When Marcus Rashford curled in a dead ball outside the Welsh box for England’s first goal, a roar of English faithful heaved a sigh of relief. Rashford then scored the third for his country as well and guaranteed the Three Lions a calm ascent into the Round of 16.
In their first win over Iran, five of the six goals came from the boots and heads of black players. A year and a half ago though, it was a very different time in British football.
Gareth Southgate’s wards made it to the Euro 2020 (played in 2021) final which was held at Wembley. In the final, England succumbed to an Italian team against whom they drew 1-1 in normal time and then lost on penalties.
Marcus Rashford, Bukayo Saka and Jadon Sancho all missed their penalties.
What followed was a predictable deluge of racist online chants and threats towards these three players. It prompted the then British Prime Minister Boris Johnson, Prince William and a deluge of other British personalities to come out and denounce the vitriolic comments that these players were subjected to days after missing their penalties.
A few days after the final, Saka made a statement on his social media on the disappointment of missing out on a major trophy and said, “I can promise you this… I will not let that moment or the negativity that I’ve received this week break me” is not a threat – it’s a promise.”
He then added, “To the social media platforms @instagram @twitter @facebook I don’t want any child or adult to have to receive the hateful and hurtful messages that me Marcus and Jadon have received this week. I knew instantly the kind of hate that I was about to receive and that is a sad reality that your powerful platforms are not doing enough to stop these messages.”
Following the 3-0 win against Wales, England manager Gareth Southgate spoke about how he had a chat with Rashford during the summer.
“It’s been a challenge for him (Rashford),” Southgate said. “I went and saw him in the summer and had a long chat with him. He had some clear ideas on things he felt he needed to think about and to do. You can see at his club there’s been happiness in his performances this year. That’s shown itself on the training ground all the time with us.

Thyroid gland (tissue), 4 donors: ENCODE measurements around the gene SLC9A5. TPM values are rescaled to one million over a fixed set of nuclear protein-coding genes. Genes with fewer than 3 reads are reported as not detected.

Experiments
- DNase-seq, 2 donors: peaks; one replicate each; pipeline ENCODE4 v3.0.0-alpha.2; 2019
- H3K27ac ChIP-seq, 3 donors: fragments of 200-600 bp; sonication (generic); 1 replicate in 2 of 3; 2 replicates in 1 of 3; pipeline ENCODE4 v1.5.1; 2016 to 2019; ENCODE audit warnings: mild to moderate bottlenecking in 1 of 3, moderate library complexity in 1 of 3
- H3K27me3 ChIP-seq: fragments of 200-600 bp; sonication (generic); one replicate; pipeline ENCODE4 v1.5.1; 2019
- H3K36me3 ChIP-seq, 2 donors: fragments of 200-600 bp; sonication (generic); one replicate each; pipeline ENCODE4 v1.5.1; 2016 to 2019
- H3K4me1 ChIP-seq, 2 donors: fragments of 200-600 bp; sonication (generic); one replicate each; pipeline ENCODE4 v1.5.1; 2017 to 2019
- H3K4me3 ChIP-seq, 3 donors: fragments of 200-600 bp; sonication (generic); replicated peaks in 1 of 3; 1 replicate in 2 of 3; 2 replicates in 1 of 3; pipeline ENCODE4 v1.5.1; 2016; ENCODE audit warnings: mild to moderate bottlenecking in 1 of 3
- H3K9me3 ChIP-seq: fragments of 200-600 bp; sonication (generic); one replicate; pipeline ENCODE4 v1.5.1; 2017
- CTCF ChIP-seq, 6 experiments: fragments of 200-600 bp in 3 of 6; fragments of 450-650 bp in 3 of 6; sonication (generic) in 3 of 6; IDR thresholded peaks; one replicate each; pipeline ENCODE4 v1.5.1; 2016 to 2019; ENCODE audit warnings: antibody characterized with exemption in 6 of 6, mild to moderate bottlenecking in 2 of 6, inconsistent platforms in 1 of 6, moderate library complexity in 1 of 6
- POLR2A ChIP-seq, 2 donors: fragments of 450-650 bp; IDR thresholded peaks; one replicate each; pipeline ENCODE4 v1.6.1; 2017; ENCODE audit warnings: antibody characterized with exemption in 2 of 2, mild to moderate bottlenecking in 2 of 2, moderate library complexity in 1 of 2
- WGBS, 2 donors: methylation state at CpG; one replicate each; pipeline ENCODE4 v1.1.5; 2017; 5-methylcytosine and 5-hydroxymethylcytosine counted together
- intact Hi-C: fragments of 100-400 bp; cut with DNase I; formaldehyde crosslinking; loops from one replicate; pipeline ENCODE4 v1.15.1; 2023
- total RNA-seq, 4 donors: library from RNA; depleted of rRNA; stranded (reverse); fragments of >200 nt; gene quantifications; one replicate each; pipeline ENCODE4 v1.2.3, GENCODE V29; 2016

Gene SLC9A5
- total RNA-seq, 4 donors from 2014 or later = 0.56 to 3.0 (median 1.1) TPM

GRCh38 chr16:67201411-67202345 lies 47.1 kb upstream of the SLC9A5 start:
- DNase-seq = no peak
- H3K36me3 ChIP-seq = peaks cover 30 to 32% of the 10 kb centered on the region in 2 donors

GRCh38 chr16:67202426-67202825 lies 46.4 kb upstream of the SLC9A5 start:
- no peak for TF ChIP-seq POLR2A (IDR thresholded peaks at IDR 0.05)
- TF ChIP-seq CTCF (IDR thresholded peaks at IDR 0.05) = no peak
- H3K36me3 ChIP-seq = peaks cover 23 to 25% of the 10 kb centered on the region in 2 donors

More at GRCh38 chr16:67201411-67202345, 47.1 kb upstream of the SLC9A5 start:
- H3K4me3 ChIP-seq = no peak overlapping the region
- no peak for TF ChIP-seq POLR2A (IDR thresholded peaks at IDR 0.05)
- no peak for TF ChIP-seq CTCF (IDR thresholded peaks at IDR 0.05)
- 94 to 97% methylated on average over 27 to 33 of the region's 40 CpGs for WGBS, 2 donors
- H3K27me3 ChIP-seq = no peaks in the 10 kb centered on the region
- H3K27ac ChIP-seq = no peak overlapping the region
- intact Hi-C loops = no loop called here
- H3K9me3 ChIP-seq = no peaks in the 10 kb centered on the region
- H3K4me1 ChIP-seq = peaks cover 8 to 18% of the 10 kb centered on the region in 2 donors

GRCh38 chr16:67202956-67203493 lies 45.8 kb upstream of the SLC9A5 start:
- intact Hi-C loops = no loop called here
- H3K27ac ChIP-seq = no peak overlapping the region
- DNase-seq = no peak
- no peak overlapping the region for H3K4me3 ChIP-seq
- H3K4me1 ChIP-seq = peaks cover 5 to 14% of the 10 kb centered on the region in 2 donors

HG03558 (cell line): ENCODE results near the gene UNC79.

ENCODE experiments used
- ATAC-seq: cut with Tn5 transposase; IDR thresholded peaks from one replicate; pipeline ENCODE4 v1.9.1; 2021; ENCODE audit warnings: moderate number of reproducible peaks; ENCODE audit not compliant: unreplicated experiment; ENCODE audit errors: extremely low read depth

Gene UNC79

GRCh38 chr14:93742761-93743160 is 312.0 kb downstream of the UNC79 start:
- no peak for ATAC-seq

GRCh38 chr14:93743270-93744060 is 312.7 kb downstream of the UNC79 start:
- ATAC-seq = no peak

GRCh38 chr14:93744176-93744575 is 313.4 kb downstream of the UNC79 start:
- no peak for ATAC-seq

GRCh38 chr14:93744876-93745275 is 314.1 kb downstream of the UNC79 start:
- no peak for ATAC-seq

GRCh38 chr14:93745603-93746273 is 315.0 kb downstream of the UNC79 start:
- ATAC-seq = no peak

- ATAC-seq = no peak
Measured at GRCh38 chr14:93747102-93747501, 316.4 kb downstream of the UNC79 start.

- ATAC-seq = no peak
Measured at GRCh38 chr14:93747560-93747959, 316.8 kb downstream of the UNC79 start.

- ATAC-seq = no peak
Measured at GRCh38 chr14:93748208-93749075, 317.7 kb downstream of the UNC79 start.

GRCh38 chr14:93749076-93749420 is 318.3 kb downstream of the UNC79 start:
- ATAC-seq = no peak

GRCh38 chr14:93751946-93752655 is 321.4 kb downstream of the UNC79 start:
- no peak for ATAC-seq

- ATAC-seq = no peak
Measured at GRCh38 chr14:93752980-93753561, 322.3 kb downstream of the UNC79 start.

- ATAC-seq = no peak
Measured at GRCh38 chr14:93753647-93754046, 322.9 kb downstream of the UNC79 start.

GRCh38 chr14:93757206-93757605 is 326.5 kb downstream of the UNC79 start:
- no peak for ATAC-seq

“We’ve got a different version completely to the player we had in Euros last summer. He’s managed to produce those moments tonight. He could have had a hat-trick with the chance in the first half and the one at the near post towards the end. But it’s great for him and it’s great for us.”
In the build-up to the Euro 2020, studies revealed that Chelsea winger Raheem Sterling was subjected to 74% more online abuse than captain Harry Kane – and 54% of that abuse was racist. There is also the question of how to tackle racism when current mechanisms simply aren’t adequate enough. After the Euro 2020 final, the UK Football Policing Unit said that there were 600 reports from across the country and 207 of them were criminal in nature. Out of those 207, 35 accounts were based in the UK while 123 accounts were based out of Britain and therefore out of their jurisdiction.
After that turbulent time in the England camp, these three players returned back to their respective clubs. With both Manchester United and Arsenal doing well in the league, the spotlight of racist chants towards these players lessened in the cocoon of their clubs. Now at the World Cup, both Saka and Rashford have performed to the standards they’ve been playing at their clubs and have transformed this England team into genuine heavyweights at this World Cup. Come the quarterfinals, should England move past Senegal, they are likely to face defending champions France.
There are clear correlations between rising online abuse against players and hooliganism in football which used to be the norm in the 1970s and 1980s.
Sociologist Dr Jamie Cleland, who has researched the matter for years, told the Guardian: “Through the generations, football has historically turned boys into men. Whereas once they proved themselves by engaging in violence, now it’s about proving their worth online as a fan. That person might not have a high level of capital in their everyday life. But this gives them a sense of worthiness. They want someone to bite. They feel alive,” Cleland said.